2008 CES Wraps Up; Exclusive Video News Coverage Available Monday

January 10, 2008 by Jeff Shepard

The 2008 Consumer Electronics Show (CES) in Las Vegas concluded this week, and the editor of PowerPulse.Net was in attendance, videotaping news features (which will be available for viewing starting on Monday) that highlight some of the more interesting products and technologies exhibited at the show. The editor was also keeping a finger on the "pulse" of other developments at the show as well.

There were several companies that typified the CES organizers’ promise to present a show focused on "green" products and technologies. A particularly interesting example of the green focus could be seen in several of the developments on the fuel cell front (also check-out the Horizon Fuel Cell/Millennium Cell segment in next week’s video coverage) – a truly emerging technology in the context of the heavily entertainment-focused atmosphere that tends to dominate at CES.

Angstrom Power Inc. announced that it has developed a technology that it claims offers twice the run-time of batteries and with recharge times on the order of 10 minutes. Angstrom claims that its EverOn™ capability promises to supplant the lithium ion batteries commonly used in today’s portable electronic devices.

Completing a six-month test of fully integrated fuel cell-powered mobile devices, the power platform was successfully integrated into MOTOSLVR™ L7 handsets for the trial, with no modification to the outside dimensions of the devices. The trial devices did not rely on the use of any battery – instead, they drew power from Angstrom’s Micro Hydrogen™ platform, which is comprised of a novel fuel cell architecture, micro-fluidics and a refillable hydrogen storage tank.

General Motors (GM) Chairman Rick Wagoner used the show to introduce the Cadillac Provoq (pronounced "provoke") crossover vehicle that will run on batteries and hydrogen and emit nothing other than water vapor. Wagoner’s speech was the first keynote by an automaker in the 41 years of CES and also the first new car rollout.

GM claims the Provoq could be on the market in three to four years. GM is developing two critical components, the lithium-ion battery pack and the hydrogen fuel cell, in parallel with the rest of the car. Wagoner sees a zero emissions vehicle as critical in light of increasing vehicle sales and increasing energy consumption. Wagoner said the vehicle will have a top speed of 100mph , a 0-60 mph acceleration time of 8.2 seconds, and a range of 300 miles.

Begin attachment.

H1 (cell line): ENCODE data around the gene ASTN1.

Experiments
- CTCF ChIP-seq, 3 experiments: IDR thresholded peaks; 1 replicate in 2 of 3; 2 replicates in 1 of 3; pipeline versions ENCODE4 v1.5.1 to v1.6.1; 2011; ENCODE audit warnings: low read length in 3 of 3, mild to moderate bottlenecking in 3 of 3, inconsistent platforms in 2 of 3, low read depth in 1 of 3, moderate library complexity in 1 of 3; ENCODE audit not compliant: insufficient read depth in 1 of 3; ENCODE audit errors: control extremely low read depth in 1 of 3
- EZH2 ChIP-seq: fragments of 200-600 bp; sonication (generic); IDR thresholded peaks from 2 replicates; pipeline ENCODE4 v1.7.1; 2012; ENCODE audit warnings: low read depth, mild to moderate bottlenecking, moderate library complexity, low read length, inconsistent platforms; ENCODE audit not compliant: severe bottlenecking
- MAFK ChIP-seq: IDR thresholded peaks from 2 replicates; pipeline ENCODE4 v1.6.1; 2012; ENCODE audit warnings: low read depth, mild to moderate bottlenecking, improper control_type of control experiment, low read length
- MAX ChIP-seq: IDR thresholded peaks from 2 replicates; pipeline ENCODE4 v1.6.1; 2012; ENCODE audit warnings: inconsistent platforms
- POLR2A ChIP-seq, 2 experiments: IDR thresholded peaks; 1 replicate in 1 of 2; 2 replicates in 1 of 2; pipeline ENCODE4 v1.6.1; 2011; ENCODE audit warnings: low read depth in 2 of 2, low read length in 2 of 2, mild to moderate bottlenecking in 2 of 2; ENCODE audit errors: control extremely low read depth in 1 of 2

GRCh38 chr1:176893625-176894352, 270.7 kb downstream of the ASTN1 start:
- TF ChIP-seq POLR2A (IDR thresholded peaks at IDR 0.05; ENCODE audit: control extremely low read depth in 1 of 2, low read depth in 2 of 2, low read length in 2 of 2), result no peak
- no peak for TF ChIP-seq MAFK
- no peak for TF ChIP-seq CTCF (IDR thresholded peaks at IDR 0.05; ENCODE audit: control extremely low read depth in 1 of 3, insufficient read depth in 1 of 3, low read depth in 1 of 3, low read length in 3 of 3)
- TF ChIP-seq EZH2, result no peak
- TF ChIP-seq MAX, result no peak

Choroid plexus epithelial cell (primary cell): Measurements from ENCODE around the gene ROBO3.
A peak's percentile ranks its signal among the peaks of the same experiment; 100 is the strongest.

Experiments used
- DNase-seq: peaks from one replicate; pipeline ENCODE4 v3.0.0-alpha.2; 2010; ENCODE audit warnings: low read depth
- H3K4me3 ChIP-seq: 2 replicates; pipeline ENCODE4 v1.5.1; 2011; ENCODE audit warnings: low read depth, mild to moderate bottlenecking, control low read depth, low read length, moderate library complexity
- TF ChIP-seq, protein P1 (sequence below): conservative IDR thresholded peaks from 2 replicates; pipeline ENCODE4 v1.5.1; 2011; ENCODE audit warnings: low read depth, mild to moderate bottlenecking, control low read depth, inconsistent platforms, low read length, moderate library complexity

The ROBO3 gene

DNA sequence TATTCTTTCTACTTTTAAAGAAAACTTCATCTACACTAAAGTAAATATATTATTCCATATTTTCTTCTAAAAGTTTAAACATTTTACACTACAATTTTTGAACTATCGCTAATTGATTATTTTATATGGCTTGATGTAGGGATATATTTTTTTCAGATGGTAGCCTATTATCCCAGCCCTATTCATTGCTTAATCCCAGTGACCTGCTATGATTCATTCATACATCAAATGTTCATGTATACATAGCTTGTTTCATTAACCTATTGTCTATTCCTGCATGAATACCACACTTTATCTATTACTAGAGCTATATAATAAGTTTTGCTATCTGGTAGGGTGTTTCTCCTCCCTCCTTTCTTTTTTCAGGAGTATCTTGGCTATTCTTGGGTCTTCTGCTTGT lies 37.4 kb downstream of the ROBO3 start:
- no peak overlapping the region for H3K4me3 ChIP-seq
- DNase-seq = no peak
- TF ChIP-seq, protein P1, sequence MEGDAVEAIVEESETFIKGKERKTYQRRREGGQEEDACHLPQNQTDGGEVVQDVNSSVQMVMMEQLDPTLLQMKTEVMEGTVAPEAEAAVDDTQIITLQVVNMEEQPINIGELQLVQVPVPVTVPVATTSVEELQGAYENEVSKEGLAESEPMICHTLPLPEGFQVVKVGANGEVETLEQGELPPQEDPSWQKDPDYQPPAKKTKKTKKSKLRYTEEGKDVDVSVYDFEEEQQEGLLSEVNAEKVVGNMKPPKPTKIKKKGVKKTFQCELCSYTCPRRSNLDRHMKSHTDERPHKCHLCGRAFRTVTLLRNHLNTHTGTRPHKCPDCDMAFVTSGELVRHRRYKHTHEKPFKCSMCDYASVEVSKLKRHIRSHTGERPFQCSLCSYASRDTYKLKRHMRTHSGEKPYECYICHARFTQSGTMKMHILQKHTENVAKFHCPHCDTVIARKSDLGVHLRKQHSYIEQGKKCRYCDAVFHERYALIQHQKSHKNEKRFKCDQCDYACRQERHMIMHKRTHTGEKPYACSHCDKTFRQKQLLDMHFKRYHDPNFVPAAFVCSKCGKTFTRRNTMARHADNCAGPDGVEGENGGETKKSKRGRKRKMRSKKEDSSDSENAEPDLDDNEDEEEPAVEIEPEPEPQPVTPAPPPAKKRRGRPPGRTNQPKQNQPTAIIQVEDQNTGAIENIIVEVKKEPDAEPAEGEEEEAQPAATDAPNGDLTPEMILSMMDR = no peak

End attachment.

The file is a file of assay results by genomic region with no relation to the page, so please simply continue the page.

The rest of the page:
Toshiba was quietly exhibiting a fuel cell-powered media player. Labeled the DMFC built-in portable media player, the device was just a prototype for technology demonstration purposes. Inside the 8.8 ounce player is a small chamber which holds liquid methanol. The fuel cell mechanism converts this substance into usable electricity with the byproduct being water. The device can run for about 10 hours continuously before having to be refilled. Interestingly, the player is filled up directly with a squeeze bottle, and draws methanol only when electricity is required.

In terms of general energy efficiency, there were also interesting presentations in the fields of communications, mobile device, and computing power management.

Freescale Semiconductor unveiled that it is developing a high-performance audio and power management solution for Intel-based Mobile Internet Devices (MIDs). The highly integrated chip set is designed to efficiently manage power, enabling smaller form factors and longer battery life.

The audio and power management chip set is planned to be manufactured on Freescale’s advanced SMARTMOS™ technology, a high-voltage CMOS-based process that enables high integration of precision analog, power devices and logic. When paired with Intel’s low-power processors and chip sets, the forthcoming power management chip set is expected to provide an energy-efficient processing solution for a range of Mobile Internet Devices.

Microsemi Corp. demonstrated what it described as the first Power over Ethernet midspan unit designed with Power-Line Communication (PLC) capability. Designated the PD-7001G/PLC, Microsemi’s new 1-port PowerDsine® high power midspan was developed together with Panasonic’s HD-PLC technology to enable high power devices such as WLAN Access Points, IP and PTZ security cameras, VoIP and video phones, WiMAX and Thin Clients to connect on a PLC network.

According to Microsemi, by using PoE, the network user eliminates the power-supply and power cables to end devices, eliminating the cost needed to install additional ac outlets while using a safe low voltage (up to 57V) supply to the end devices.

More common was the announcement by Hewlett-Packard(HP), which revealed a general corporate strategy rather than a new, ready-to-go product. HP announced that it is committed to reduce the energy consumption of its volume desktop and notebook PC families by 25% by 2010. HP expects to reach its 2010 energy reduction goal through a variety of strategies, including integrating such components as more efficient power supplies and lower-energy chipsets and other energy-saving technologies and processes across its volume PC portfolio. One of the features the company claims will help reduce power usage across the HP business desktop line are the optional 80 PLUS® power supplies, which are up to 15% more efficient than standard power supplies.